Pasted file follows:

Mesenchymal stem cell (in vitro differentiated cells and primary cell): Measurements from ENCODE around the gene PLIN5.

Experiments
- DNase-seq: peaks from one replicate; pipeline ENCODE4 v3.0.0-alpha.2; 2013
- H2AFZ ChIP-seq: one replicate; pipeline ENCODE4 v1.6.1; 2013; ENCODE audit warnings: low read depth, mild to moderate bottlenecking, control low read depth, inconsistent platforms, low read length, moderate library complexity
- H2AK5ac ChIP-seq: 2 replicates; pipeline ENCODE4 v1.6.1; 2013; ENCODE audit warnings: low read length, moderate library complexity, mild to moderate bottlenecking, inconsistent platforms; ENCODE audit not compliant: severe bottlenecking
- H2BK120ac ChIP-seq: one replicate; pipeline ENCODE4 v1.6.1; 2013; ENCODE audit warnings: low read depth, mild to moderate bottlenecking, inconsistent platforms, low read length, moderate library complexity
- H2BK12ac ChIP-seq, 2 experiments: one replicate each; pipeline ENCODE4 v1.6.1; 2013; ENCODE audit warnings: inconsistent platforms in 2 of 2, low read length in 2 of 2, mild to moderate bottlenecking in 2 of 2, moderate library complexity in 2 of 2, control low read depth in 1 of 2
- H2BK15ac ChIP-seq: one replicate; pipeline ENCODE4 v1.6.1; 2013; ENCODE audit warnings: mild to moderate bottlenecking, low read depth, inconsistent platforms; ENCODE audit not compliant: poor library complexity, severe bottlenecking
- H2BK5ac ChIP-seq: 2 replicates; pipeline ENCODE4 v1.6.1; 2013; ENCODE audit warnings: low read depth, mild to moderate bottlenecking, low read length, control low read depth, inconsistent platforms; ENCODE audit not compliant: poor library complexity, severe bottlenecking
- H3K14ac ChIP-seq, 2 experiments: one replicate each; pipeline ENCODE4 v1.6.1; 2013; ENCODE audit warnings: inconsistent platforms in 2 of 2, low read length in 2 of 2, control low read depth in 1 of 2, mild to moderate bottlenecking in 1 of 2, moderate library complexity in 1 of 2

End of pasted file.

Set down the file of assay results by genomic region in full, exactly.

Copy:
Mesenchymal stem cell (in vitro differentiated cells and primary cell): Measurements from ENCODE around the gene PLIN5.

Experiments
- DNase-seq: peaks from one replicate; pipeline ENCODE4 v3.0.0-alpha.2; 2013
- H2AFZ ChIP-seq: one replicate; pipeline ENCODE4 v1.6.1; 2013; ENCODE audit warnings: low read depth, mild to moderate bottlenecking, control low read depth, inconsistent platforms, low read length, moderate library complexity
- H2AK5ac ChIP-seq: 2 replicates; pipeline ENCODE4 v1.6.1; 2013; ENCODE audit warnings: low read length, moderate library complexity, mild to moderate bottlenecking, inconsistent platforms; ENCODE audit not compliant: severe bottlenecking
- H2BK120ac ChIP-seq: one replicate; pipeline ENCODE4 v1.6.1; 2013; ENCODE audit warnings: low read depth, mild to moderate bottlenecking, inconsistent platforms, low read length, moderate library complexity
- H2BK12ac ChIP-seq, 2 experiments: one replicate each; pipeline ENCODE4 v1.6.1; 2013; ENCODE audit warnings: inconsistent platforms in 2 of 2, low read length in 2 of 2, mild to moderate bottlenecking in 2 of 2, moderate library complexity in 2 of 2, control low read depth in 1 of 2
- H2BK15ac ChIP-seq: one replicate; pipeline ENCODE4 v1.6.1; 2013; ENCODE audit warnings: mild to moderate bottlenecking, low read depth, inconsistent platforms; ENCODE audit not compliant: poor library complexity, severe bottlenecking
- H2BK5ac ChIP-seq: 2 replicates; pipeline ENCODE4 v1.6.1; 2013; ENCODE audit warnings: low read depth, mild to moderate bottlenecking, low read length, control low read depth, inconsistent platforms; ENCODE audit not compliant: poor library complexity, severe bottlenecking
- H3K14ac ChIP-seq, 2 experiments: one replicate each; pipeline ENCODE4 v1.6.1; 2013; ENCODE audit warnings: inconsistent platforms in 2 of 2, low read length in 2 of 2, control low read depth in 1 of 2, mild to moderate bottlenecking in 1 of 2, moderate library complexity in 1 of 2